Monday 30 September 2013

2.5 Million UK Patents? I don't think so.

The UK IPO recently announced in their IPO Facto blog (archive version here) the "2.5 Millionth Patent!", on the occasion of publication of GB2500000. The IPO have also added it to their history section here, and the story has been picked up here, here, here, here, here and here. The immediate impression that any reader might get from this is that 2.5 million patents have now been granted since the Patent Office started. Great, you might think, and a vindication of the inventiveness of UK inventors punching far above their weight. After all, the much bigger USA only passed the 8 million mark a couple of years ago.

This impression would, unfortunately, be completely false. The Patent Office has not granted 2.5 million patents. It has, however, published 2.5 million patent applications (for the time being let's ignore what happened prior to the 1977 Act*). This is a very different thing. Under UK patent law, every patent application in the UK has to first be published before it is granted, unlike in the US where a patent number is only given once a patent issues. UK applications are, once a search has been done, first given a publication number ending in 'A', which is currently what GB2500000A is, and normally published 18 months after the earliest priority date. Only once the application has been through examination can it be granted. The same number is then used for publication of the granted patent, but with a 'B' at the end instead.

Given that not all patent applications proceed to grant, there will certainly be a lot fewer than 2.5 million patents granted by the UK Patent Office. I don't have the figures easily to hand (does anyone know?), but I would hazard a guess that the number will probably be somewhere around half to two thirds of that. There might have been two million patents granted, but I doubt it has got quite that far yet.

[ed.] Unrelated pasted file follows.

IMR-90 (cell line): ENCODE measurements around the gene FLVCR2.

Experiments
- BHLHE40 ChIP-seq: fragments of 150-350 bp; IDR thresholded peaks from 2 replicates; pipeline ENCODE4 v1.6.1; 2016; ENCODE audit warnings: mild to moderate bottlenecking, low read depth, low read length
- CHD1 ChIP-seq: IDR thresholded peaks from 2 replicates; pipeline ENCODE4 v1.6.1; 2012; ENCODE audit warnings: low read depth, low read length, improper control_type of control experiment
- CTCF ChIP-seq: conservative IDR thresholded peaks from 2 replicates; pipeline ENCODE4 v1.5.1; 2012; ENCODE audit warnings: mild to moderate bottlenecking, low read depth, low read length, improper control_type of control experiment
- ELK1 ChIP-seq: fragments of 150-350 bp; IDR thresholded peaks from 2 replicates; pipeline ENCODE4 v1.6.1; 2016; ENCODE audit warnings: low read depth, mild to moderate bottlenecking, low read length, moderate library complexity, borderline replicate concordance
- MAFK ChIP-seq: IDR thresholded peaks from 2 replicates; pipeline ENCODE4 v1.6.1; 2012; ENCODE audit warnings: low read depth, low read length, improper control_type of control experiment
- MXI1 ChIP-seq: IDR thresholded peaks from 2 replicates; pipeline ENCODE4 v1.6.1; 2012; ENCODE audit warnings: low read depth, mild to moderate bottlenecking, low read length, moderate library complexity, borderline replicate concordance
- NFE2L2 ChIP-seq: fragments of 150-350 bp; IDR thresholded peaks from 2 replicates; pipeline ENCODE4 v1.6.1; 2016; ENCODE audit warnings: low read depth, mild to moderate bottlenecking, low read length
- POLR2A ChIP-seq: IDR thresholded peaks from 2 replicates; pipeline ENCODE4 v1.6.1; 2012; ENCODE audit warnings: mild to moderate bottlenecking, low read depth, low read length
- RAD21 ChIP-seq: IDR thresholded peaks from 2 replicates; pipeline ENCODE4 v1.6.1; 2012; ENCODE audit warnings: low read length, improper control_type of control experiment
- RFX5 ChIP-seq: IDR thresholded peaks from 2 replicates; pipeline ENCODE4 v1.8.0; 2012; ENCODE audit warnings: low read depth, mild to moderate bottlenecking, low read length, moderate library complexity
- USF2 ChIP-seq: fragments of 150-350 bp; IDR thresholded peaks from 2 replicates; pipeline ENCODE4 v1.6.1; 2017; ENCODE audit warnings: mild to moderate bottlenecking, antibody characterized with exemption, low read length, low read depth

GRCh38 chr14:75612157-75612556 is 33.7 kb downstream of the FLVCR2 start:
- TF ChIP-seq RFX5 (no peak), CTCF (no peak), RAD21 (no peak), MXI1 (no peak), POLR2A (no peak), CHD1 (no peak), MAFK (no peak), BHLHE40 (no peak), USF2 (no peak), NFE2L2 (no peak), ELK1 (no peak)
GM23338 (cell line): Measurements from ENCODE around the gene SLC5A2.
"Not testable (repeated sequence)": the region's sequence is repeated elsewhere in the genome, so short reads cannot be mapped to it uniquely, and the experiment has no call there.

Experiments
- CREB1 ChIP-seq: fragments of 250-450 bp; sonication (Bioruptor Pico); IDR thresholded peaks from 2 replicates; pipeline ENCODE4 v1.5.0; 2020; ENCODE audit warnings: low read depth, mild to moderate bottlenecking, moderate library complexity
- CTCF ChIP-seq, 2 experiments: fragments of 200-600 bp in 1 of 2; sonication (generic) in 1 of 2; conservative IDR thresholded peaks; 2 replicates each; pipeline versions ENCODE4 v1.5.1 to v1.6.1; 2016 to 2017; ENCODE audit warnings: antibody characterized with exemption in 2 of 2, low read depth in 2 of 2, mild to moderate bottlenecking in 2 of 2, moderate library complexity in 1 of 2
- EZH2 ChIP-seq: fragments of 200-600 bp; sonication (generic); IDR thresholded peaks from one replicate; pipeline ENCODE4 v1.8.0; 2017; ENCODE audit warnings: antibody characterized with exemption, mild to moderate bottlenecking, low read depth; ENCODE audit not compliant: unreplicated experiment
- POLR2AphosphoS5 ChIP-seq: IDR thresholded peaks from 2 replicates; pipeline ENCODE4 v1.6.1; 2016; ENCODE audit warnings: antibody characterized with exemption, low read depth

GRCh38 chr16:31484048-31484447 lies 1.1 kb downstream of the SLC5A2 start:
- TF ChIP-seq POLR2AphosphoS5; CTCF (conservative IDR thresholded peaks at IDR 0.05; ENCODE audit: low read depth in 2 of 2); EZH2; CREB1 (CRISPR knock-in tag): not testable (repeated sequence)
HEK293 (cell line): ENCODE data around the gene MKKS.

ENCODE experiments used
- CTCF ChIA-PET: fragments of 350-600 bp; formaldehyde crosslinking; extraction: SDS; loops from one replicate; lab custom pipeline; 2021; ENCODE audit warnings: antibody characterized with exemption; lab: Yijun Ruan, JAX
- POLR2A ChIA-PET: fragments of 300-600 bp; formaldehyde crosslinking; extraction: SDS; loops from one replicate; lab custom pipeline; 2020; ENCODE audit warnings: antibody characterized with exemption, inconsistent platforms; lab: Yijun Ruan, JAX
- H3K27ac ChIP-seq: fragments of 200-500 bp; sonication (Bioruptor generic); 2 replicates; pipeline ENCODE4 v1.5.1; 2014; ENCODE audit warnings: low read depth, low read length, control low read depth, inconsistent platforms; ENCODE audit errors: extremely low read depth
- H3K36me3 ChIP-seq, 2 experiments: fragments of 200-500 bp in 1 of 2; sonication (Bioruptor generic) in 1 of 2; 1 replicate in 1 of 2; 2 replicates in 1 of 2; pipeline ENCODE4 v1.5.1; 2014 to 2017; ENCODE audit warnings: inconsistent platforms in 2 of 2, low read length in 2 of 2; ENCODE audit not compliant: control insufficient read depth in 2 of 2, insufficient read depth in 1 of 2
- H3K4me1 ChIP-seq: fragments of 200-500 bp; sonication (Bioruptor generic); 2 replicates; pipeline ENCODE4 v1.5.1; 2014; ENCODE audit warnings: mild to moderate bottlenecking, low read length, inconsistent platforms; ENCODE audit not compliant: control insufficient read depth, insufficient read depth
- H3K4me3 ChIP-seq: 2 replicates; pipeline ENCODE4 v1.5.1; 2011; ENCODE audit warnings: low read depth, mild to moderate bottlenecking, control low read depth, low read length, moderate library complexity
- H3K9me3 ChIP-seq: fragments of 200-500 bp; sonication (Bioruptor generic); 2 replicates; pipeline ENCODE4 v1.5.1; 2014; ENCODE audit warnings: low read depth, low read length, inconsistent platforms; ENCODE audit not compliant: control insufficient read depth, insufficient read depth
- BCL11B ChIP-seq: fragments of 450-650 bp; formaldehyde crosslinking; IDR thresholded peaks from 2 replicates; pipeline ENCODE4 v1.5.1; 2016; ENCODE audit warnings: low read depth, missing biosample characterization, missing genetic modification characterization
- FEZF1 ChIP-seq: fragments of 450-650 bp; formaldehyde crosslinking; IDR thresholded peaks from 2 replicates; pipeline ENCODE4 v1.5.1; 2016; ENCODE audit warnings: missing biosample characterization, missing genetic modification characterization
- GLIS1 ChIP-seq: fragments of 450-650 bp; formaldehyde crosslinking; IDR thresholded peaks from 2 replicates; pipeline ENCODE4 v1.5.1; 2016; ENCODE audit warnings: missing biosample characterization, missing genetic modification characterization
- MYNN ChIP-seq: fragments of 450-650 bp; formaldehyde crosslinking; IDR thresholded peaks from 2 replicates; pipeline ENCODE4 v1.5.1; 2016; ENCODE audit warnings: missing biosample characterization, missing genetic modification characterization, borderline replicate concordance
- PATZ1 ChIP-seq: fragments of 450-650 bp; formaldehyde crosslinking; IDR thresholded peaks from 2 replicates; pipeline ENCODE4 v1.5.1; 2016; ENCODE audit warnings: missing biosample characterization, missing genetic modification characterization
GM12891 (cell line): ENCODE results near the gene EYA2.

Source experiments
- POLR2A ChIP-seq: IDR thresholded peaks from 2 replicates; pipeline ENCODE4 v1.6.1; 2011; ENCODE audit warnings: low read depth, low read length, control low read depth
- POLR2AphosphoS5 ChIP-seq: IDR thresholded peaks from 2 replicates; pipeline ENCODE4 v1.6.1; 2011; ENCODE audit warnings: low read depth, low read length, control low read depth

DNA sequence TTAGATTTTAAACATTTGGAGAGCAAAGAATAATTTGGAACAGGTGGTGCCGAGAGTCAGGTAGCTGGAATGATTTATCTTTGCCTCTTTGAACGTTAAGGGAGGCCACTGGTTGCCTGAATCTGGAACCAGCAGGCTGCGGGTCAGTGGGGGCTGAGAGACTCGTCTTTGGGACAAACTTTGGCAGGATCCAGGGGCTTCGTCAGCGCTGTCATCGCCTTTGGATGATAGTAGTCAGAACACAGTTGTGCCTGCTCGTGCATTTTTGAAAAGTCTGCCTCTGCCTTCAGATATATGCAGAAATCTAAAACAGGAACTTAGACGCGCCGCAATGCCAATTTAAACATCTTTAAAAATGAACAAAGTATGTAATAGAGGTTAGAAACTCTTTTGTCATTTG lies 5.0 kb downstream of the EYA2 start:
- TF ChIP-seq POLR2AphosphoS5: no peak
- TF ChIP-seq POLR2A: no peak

Currently, patent applications cannot be granted until at least 3 months from the date of publication. Therefore, even if GB2500000 is viewed by the examiner as being allowable (and it isn't at the moment), it cannot be granted until after 11 December 2013.

I should say, in case anyone is thinking I am being overly negative, that I think the invention defined in GB2500000 seems pretty neat. The application describes a monitoring method using microwaves, where electrically conductive fibres embedded in fabric are used to generate signals by reflection of microwave radiation. This could, the application says, be used for remote monitoring of personnel in hazardous environments, for patient monitoring or for monitoring athletes during training or performance. Very clever (if it actually works, of course). The search results look pretty promising too, with only citations of background relevance. If the applicant, Liverpool John Moores University, can overcome the various clarity objections raised by the examiner, it looks like they would be able to get themselves a granted patent. This will, however, not happen until after 11 December 2013, and it certainly won't be the 2.5 millionth UK patent.

*UPDATE 4/10/13: There is an interesting quirk here, for those interested in what happened before the 1977 Act came in. Since numbering restarted at GB2000001 under the 1977 Act (as mentioned in the IPO's history section), there are quite a lot of numbers that were not used, leaving a hole of nearly 400,000 that has not been filled. The total number of GB applications published is therefore at most about 2,100,000. 


  1. When the 1977 act came in, they re-started the numbering at 2 million, so a huge sequence of numbers in the 1 million range was never used. So application 2,500,000 does not tell us that there were 2,499,999 earlier published ones.

    1. Thanks for that. I have checked to see what the last publication number used was, and it appears to be GB1605463, published on 10 November 2010 from an application filed on 14 February 1976 (!). There therefore appear to be 394,568 publications numbers that have not been used.